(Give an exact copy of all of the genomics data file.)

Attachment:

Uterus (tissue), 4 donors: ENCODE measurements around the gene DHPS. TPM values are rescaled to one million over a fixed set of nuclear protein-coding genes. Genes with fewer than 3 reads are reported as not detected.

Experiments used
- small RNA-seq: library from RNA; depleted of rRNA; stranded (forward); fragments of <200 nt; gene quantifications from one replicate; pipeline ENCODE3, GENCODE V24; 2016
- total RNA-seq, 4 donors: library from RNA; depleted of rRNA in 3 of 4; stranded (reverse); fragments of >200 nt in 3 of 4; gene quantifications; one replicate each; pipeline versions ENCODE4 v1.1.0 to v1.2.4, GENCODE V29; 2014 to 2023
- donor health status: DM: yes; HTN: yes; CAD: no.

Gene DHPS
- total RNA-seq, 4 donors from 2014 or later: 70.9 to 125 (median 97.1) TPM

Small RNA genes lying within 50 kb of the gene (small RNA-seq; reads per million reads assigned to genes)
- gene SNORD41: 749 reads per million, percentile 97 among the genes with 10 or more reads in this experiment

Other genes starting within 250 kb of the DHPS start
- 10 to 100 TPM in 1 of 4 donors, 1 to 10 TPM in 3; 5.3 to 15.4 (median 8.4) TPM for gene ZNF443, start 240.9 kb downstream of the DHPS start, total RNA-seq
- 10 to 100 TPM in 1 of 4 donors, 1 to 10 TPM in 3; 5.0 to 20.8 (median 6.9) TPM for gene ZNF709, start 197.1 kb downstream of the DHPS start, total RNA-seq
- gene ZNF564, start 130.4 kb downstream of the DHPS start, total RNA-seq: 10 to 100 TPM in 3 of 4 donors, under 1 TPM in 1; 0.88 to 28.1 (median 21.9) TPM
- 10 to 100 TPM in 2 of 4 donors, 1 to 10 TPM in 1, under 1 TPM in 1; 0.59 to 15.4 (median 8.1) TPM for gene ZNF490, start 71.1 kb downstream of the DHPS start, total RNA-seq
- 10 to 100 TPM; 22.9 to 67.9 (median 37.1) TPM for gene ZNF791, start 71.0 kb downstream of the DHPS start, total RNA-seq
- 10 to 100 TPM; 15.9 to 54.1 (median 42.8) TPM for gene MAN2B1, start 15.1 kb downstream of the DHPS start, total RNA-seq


Uterus (tissue), 4 donors: ENCODE measurements around the gene DHPS. TPM values are rescaled to one million over a fixed set of nuclear protein-coding genes. Genes with fewer than 3 reads are reported as not detected.

Experiments used
- small RNA-seq: library from RNA; depleted of rRNA; stranded (forward); fragments of <200 nt; gene quantifications from one replicate; pipeline ENCODE3, GENCODE V24; 2016
- total RNA-seq, 4 donors: library from RNA; depleted of rRNA in 3 of 4; stranded (reverse); fragments of >200 nt in 3 of 4; gene quantifications; one replicate each; pipeline versions ENCODE4 v1.1.0 to v1.2.4, GENCODE V29; 2014 to 2023
- donor health status: DM: yes; HTN: yes; CAD: no.

Gene DHPS
- total RNA-seq, 4 donors from 2014 or later: 70.9 to 125 (median 97.1) TPM

Small RNA genes lying within 50 kb of the gene (small RNA-seq; reads per million reads assigned to genes)
- gene SNORD41: 749 reads per million, percentile 97 among the genes with 10 or more reads in this experiment

Other genes starting within 250 kb of the DHPS start
- 10 to 100 TPM in 1 of 4 donors, 1 to 10 TPM in 3; 5.3 to 15.4 (median 8.4) TPM for gene ZNF443, start 240.9 kb downstream of the DHPS start, total RNA-seq
- 10 to 100 TPM in 1 of 4 donors, 1 to 10 TPM in 3; 5.0 to 20.8 (median 6.9) TPM for gene ZNF709, start 197.1 kb downstream of the DHPS start, total RNA-seq
- gene ZNF564, start 130.4 kb downstream of the DHPS start, total RNA-seq: 10 to 100 TPM in 3 of 4 donors, under 1 TPM in 1; 0.88 to 28.1 (median 21.9) TPM
- 10 to 100 TPM in 2 of 4 donors, 1 to 10 TPM in 1, under 1 TPM in 1; 0.59 to 15.4 (median 8.1) TPM for gene ZNF490, start 71.1 kb downstream of the DHPS start, total RNA-seq
- 10 to 100 TPM; 22.9 to 67.9 (median 37.1) TPM for gene ZNF791, start 71.0 kb downstream of the DHPS start, total RNA-seq
- 10 to 100 TPM; 15.9 to 54.1 (median 42.8) TPM for gene MAN2B1, start 15.1 kb downstream of the DHPS start, total RNA-seq